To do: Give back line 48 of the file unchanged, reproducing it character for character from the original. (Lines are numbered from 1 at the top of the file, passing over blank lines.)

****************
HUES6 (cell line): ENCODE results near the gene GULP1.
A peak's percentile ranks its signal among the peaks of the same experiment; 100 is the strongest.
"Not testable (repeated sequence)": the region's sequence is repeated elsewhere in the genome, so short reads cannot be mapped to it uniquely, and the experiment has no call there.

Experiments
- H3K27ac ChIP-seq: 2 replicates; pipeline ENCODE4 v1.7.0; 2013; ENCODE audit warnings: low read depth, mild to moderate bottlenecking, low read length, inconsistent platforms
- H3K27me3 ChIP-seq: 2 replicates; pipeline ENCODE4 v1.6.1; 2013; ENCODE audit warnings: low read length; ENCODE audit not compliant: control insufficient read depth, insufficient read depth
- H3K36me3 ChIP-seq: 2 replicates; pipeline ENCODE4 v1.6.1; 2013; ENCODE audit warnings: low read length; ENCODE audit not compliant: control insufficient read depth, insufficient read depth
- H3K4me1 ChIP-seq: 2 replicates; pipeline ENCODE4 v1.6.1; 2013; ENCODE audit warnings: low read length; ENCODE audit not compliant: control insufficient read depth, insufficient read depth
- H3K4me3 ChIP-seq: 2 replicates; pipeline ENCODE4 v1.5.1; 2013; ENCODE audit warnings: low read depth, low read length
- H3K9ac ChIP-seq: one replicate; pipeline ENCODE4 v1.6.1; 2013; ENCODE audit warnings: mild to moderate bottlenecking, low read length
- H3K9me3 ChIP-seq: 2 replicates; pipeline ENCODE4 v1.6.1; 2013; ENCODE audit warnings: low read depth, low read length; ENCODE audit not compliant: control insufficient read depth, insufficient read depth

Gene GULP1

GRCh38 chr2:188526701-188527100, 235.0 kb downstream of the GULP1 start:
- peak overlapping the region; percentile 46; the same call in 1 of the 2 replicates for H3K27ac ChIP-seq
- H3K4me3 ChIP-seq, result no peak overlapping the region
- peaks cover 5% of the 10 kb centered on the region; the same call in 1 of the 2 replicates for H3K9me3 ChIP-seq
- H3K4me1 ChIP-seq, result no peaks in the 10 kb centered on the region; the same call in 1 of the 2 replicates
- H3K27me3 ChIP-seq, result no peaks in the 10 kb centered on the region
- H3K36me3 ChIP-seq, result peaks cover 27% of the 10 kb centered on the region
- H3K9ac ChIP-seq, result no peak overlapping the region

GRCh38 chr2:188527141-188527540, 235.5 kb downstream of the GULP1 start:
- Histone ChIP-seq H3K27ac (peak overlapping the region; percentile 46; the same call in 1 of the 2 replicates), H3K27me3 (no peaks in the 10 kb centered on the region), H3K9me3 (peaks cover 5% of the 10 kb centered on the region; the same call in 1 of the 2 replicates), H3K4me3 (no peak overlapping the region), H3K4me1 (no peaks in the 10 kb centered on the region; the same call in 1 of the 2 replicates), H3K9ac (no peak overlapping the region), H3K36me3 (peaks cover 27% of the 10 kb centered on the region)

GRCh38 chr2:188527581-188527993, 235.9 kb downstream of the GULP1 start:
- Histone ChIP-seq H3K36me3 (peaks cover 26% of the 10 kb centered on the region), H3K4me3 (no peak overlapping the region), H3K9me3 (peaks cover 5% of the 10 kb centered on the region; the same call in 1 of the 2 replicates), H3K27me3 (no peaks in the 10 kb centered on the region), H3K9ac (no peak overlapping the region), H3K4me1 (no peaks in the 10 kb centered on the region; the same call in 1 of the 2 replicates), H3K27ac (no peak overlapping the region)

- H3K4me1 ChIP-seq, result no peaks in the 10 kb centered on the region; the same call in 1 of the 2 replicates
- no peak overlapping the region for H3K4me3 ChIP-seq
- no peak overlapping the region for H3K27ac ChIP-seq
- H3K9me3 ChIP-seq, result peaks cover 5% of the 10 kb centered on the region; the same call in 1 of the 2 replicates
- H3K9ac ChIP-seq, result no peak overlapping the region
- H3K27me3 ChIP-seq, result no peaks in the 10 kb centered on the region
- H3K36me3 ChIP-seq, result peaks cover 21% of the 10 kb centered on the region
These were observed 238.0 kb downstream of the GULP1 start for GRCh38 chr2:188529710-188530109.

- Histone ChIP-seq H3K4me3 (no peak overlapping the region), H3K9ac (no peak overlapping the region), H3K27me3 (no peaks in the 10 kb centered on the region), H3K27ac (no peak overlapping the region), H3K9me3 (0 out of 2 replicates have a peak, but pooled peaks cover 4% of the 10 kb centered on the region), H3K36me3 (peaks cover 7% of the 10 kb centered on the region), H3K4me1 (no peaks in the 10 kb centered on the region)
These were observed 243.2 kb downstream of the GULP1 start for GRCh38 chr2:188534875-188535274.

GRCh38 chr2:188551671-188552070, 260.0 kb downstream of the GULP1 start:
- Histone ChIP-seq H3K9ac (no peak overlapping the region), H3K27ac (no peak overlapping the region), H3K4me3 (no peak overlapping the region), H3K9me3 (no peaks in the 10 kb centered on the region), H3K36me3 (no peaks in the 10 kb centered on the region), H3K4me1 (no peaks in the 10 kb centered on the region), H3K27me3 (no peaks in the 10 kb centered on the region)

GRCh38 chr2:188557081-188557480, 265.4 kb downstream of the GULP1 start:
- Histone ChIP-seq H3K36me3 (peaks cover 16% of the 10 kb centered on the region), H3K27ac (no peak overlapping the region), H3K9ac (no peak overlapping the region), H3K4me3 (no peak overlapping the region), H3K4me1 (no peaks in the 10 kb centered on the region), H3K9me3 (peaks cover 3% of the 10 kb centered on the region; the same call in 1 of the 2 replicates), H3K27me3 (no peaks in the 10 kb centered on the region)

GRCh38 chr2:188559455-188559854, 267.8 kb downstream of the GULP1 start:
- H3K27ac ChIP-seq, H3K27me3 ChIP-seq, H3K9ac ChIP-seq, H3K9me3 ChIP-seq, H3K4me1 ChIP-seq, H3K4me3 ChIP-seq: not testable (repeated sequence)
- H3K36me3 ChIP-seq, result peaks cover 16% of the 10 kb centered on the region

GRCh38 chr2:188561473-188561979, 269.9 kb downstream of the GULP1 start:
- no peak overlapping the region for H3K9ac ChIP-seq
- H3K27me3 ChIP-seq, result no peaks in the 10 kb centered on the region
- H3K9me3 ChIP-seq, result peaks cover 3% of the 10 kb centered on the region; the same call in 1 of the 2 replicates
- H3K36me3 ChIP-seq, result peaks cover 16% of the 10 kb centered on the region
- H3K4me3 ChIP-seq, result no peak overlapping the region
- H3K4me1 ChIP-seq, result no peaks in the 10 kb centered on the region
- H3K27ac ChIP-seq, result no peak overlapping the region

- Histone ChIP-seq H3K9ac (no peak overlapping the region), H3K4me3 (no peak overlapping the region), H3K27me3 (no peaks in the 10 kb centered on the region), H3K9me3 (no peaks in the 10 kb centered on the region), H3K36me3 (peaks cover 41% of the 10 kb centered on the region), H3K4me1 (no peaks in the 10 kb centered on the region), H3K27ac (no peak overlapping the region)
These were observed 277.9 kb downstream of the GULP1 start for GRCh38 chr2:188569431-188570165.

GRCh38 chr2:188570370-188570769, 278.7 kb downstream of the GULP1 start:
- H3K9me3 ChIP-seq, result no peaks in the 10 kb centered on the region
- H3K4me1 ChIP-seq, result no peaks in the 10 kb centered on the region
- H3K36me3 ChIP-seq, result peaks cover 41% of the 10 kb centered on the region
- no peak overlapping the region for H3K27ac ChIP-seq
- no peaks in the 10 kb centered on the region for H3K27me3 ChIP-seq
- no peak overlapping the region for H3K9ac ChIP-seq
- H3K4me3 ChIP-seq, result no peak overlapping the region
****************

- H3K4me1 ChIP-seq, result no peaks in the 10 kb centered on the region